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Pull up a chair, my tribe, and I’ll tell you a story, of the Before Times, which I rarely speak of – of my life before illness, which was an unusual one by anyone’s standards. It is a bitterly cold night here on the Mountain, 8 degrees and snowy, and gazing at that snow, so incredibly fine due to the very cold air, I see it sparkle in the deck lights, and am reminded of another snowy night, so long ago, almost half a lifetime now…

I remember…
…being a single mom living with my 7 year-old daughter in a very poorly-built log cabin, with no running water, in Ohio. I hadn’t planned to be there on my own… a marriage had recently ended badly, leaving me broken-hearted and financially-ruined. I found myself enrolled in college, learning to be a naturalist or forest ranger by day, and returning home in the evenings to a great deal of responsibility… “living rough” had seemed a fine idea when I was married to someone who people compared to the “Marlboro man,” but it was a daunting prospect for a woman alone…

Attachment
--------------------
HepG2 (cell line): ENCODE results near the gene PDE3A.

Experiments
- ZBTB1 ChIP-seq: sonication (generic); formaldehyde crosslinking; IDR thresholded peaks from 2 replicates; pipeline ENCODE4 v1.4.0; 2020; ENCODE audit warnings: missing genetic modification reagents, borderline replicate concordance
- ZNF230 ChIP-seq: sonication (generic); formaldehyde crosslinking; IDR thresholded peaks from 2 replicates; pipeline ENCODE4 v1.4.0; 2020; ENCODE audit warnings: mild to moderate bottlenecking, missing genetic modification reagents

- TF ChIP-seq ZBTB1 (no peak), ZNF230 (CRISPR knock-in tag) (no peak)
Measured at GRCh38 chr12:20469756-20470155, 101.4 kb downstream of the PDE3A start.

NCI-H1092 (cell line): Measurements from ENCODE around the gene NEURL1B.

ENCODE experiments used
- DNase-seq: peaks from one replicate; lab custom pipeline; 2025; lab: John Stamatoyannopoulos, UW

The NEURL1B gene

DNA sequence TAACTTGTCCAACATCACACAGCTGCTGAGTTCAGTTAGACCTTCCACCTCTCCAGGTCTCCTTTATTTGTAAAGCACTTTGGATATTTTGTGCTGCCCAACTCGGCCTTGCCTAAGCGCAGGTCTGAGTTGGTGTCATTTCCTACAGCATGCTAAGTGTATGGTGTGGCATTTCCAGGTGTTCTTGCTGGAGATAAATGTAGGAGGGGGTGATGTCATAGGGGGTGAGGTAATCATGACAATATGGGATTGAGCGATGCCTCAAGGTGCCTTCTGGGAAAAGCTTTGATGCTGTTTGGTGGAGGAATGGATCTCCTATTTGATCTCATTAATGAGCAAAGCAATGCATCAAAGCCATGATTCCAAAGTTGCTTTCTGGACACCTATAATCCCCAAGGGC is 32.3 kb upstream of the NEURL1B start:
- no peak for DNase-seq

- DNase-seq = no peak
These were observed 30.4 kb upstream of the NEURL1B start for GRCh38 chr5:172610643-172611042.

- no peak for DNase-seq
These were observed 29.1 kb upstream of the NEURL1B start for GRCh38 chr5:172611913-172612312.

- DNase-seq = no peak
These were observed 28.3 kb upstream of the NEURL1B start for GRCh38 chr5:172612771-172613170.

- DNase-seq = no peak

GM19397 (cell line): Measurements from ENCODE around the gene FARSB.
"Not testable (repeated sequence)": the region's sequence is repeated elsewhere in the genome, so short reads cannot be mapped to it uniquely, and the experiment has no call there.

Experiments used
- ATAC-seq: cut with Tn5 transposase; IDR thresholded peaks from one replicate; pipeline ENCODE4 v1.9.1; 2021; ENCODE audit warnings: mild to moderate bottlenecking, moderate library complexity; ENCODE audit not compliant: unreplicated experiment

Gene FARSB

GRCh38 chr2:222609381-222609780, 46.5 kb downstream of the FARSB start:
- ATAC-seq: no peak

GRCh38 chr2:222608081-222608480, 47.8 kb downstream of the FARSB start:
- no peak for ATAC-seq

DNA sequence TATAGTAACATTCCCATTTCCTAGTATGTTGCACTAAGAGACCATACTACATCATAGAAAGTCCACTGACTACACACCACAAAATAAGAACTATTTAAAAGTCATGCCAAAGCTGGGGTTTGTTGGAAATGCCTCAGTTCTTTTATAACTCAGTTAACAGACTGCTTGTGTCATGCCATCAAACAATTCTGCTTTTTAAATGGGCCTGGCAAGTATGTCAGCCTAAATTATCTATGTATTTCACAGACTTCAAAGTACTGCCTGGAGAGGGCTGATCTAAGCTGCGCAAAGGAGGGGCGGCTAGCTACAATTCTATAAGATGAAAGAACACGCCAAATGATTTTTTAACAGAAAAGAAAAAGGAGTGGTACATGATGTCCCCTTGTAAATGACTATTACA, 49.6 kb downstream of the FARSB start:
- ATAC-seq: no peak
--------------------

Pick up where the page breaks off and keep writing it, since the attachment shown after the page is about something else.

After a long day of college classes that involved much hiking, near sunset on a bitterly cold Winter evening, I wearily climb the steep hill to the cabin, my daughter at my side. It is cold inside, too – the cabin is heated only by a woodstove, and, being incredibly drafty, requires a constant, roaring, fire, but the fire has been banked all day, down to a slow burn. I pile on wood and get it warming up, then move outside to chores as the daylight fades.

I break the ice in my rain barrels, and tend to my two horses, and feed far too many wolves. With what little energy I have left, I scrape together dinner for my daughter, and try to be there for her. I don’t do a very good job. My situation is overwhelming, is desperate, and I don’t know how I will get through it. I am deeply depressed, but trying not to show it.